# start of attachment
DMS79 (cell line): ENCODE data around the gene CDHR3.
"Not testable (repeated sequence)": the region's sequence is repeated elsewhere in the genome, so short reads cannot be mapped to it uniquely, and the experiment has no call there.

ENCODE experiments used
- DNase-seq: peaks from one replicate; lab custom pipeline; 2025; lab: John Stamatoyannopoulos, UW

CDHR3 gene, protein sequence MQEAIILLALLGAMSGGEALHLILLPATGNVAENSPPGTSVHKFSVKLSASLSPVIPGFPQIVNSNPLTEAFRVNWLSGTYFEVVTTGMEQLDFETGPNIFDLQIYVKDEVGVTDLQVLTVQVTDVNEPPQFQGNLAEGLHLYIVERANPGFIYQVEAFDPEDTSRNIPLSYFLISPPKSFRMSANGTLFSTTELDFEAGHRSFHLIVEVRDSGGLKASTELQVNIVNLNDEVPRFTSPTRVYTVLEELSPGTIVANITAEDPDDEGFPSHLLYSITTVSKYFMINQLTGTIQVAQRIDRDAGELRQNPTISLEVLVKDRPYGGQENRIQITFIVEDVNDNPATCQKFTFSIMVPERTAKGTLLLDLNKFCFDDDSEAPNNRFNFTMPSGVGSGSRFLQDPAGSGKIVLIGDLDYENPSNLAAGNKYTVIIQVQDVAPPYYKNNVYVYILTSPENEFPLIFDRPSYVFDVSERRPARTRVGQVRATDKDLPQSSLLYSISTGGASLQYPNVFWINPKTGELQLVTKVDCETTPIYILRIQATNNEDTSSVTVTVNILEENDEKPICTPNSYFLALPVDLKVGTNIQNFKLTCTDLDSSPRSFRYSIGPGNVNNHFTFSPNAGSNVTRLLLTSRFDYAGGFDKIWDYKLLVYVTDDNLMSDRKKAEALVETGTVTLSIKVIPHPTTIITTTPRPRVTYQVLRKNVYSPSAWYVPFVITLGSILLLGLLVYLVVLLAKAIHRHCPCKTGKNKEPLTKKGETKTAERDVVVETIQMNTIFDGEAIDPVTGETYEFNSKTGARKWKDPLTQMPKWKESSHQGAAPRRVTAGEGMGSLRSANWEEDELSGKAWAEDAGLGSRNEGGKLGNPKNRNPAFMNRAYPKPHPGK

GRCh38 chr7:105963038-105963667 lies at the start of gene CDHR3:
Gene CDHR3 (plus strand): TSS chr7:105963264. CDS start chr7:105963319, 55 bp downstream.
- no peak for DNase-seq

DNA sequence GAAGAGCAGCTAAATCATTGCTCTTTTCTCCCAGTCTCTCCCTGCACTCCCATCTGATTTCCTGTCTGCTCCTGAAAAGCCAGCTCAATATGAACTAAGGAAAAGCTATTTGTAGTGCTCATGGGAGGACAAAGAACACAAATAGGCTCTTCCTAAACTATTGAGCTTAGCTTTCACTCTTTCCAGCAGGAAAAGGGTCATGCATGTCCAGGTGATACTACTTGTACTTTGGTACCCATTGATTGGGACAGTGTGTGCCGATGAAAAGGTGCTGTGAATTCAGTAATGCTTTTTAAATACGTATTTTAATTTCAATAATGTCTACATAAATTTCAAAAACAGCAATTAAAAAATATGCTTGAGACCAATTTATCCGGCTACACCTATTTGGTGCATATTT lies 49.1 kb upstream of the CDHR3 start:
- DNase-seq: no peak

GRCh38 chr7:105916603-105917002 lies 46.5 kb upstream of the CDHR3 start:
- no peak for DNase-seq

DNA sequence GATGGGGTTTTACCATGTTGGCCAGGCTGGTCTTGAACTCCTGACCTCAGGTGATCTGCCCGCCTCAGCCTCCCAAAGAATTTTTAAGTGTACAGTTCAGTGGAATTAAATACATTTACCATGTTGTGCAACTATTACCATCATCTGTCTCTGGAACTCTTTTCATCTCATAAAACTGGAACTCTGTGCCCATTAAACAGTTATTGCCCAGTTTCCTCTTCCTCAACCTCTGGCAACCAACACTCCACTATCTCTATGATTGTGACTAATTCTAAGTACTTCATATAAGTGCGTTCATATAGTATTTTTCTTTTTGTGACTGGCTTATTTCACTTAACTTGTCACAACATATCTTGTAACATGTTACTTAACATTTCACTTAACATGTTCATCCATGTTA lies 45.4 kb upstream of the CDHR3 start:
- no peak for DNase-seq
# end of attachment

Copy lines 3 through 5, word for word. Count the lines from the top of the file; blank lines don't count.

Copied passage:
ENCODE experiments used
- DNase-seq: peaks from one replicate; lab custom pipeline; 2025; lab: John Stamatoyannopoulos, UW

CDHR3 gene, protein sequence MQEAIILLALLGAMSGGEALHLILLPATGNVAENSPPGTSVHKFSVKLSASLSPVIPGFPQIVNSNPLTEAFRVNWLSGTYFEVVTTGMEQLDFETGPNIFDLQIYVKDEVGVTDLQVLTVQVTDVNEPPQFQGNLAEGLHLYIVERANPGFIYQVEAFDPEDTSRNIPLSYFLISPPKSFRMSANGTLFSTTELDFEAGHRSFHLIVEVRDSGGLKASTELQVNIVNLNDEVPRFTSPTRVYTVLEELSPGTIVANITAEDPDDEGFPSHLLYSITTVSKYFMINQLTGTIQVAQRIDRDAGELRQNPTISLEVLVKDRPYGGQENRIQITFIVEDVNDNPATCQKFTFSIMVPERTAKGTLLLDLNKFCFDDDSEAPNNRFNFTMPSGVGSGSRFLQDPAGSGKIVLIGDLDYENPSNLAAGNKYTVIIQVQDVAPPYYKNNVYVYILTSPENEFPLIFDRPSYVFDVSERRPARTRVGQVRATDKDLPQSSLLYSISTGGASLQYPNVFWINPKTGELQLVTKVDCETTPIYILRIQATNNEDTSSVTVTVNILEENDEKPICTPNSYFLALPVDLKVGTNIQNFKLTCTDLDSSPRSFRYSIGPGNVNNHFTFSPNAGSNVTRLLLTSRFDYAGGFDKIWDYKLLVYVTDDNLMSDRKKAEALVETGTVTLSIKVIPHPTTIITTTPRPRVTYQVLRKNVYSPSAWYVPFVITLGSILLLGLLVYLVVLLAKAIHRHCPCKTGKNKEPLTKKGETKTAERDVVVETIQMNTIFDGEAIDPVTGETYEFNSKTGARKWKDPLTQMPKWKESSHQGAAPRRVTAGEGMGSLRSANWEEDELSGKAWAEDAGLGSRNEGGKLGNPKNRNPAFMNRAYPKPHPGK